5 minutes

Trashing Shared Documents Is Harder Than it Looks

The Case of the Shared Trash

I wrote a letter of recommendation for a colleague using a new letterhead template designed by a design contractor. It was saved in the contractor’s Google drive during development and then she transferred ownership to us. Before transferring one particular file – that letter of recommendation I wrote on our new company letterhead – she turned on “share with anyone who has the link”.

I know that sharing a file with “anyone who has the link” is a security risk. To mitigate that risk, I saved it locally, then trashed Google Drive version stored in the cloud. That was months ago

I never would have thought of that file again except…

Late on a Friday afternoon, my CTO gently popped into my Slack to ask me why I was sharing this file so publicly, in violation of company policy. He was reviewing the security hygiene alerts in the Obsidian platform against our own data and found this letter being shared with “anyone who has the link”.

There’s nothing quite like ending the week on a wave of panic and humiliation.

Obsidian Alerts! 

Using our product our CTO recalled the entire social life of that letter. I was clearly working on it on December 1st in Princeton, NJ. Then I downloaded it and saved it locally. Then Adele, our contractor (not her real name), changed some user permissions and moved it to a file called _Archive on the 13th. She emailed me to let me know she had archived it (Thanks, Adele!) at which point I highlighted the file and selected the trash icon to delete the file.

In our product that action is accurately recorded as moving the file to the trash. 

G Suite Activity View in Obsidian

Turns out, selecting the trash icon does not mean “go away forever” or even “go away forever after a purgatory period of 30 days” in Google Drive. It means, “we’ll hide your file in a trash can that is never emptied but keep all the sharing permissions active”.

The Unsearchable Lightness of the Trash

Of course, the first thing I did when my CTO told me I was sharing a letter of recommendation with the entire internet was to run a search for it so I could change the sharing settings. Here’s what I found. NOTHING.

So…how was this document still appearing in my file system according to Obsidian, when searching my G Drive turned up no matching files. I thought Google was supposed to be the king of search?!

Sitting there staring at the emptiness of the search field I noticed a little black stripe pop up at the bottom of the screen indicating that there *may* be a file in the trash that matched my search query. I clicked on the button and there it was. The file I thought I had deleted five months ago. Now the drop down gave me the chance to “Delete Forever”.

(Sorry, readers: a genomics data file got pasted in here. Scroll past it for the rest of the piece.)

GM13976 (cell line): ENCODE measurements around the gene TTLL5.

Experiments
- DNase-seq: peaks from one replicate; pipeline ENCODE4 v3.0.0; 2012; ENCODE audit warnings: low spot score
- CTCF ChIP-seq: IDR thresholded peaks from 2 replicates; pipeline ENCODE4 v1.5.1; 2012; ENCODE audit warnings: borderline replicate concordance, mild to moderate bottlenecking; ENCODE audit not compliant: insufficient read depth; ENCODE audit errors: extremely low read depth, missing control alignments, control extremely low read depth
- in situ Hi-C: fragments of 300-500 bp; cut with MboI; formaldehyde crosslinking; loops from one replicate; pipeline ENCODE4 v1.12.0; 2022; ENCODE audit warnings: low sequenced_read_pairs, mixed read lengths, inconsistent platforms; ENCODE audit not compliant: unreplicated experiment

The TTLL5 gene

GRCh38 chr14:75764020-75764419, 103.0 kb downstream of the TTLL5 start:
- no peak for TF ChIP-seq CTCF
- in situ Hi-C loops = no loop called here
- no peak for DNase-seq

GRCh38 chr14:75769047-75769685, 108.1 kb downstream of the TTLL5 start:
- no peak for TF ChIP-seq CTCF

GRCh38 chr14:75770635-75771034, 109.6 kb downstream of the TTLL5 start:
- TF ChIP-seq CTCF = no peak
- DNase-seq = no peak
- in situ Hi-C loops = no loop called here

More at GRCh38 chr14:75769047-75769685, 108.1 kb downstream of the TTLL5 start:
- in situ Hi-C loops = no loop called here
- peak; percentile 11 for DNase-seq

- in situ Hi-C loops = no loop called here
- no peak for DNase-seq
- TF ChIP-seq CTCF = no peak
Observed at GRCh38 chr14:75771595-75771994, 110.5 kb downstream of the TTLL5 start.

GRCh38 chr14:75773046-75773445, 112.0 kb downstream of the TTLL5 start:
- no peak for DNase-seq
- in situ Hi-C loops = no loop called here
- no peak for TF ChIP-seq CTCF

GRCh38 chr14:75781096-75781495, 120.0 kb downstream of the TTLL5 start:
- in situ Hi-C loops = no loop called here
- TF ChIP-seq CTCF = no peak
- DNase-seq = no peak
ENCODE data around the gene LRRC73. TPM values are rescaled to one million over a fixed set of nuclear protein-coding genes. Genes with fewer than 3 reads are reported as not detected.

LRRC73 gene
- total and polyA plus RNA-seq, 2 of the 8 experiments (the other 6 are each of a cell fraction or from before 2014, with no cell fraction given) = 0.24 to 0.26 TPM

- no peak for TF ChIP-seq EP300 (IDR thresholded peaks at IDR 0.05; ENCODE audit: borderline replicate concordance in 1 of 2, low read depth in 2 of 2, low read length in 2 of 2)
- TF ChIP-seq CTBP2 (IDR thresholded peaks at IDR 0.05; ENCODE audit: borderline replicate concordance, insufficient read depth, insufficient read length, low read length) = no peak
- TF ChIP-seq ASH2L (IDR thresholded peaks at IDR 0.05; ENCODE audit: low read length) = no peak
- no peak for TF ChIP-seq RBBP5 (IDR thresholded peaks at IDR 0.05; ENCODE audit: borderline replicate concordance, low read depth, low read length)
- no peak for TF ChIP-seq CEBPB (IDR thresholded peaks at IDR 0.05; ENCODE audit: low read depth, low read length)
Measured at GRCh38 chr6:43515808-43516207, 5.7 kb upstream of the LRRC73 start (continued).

Silver Lining: I Have Proof That Nothing Bad Happened

I am still riddled with guilt that the file was available to “anyone with the link” for five months. My feelings were assuaged dramatically by our product’s audit history which showed that nothing happened to that file in those five months. It just sat there. Nobody edited it, downloaded it, moved it, changed sharing permissions, added people, or made other changes. 

What’s At Stake in the Deletion Decision?

I can see why Google opts not to delete files when users click on the trash icon. People accidentally delete all sorts of things they actually want to see again. It saves Google a lot of time if users don’t come running to them begging them to revive an accidentally deleted file.

Here’s the big trade-off:  a decent number of people will likely assume that trashing a file means the file ceases to exist, if not immediately, then within a week or a month. They may also assume that deleting a file removes its sharing privileges, especially if they are the owner of the file. But nope. That file is still fully available to anyone with whom it was originally shared while it hangs out in the trash. When the file is set to be shared with “anyone on the internet” or “anyone on the internet (link required)” – the privacy and security risks go way up.

Pro-tips and Takeaways

  1. The trash icon in the G Drive does not mean delete. If you really want a file gone without a trace, move it to the trash and then select “Delete Forever” for that file. Or empty the entire contents of the trash.
  2. A file in the trash maintains all of its sharing privileges. Only file owners can delete files forever. Until a file is deleted forever, it can have a very active social life.
  3. If you want to be alerted to all of publicly shared files and have access to the social history of those files to make sure nothing weird has happened, you may want a tool like Obsidian. Not only will we scan your G Drive looking for files that may be shared too broadly, we can show you the social life (e.g. audit trail) of everything that has happened to any file.

Much of the trouble here comes from misunderstanding the idiosyncrasies of each cloud providers’ menus and configurations. If it’s too much to assume everyone in your organization is going to master these rules, a tool like Obsidian may be an efficient way to achieve better cloud security hygiene.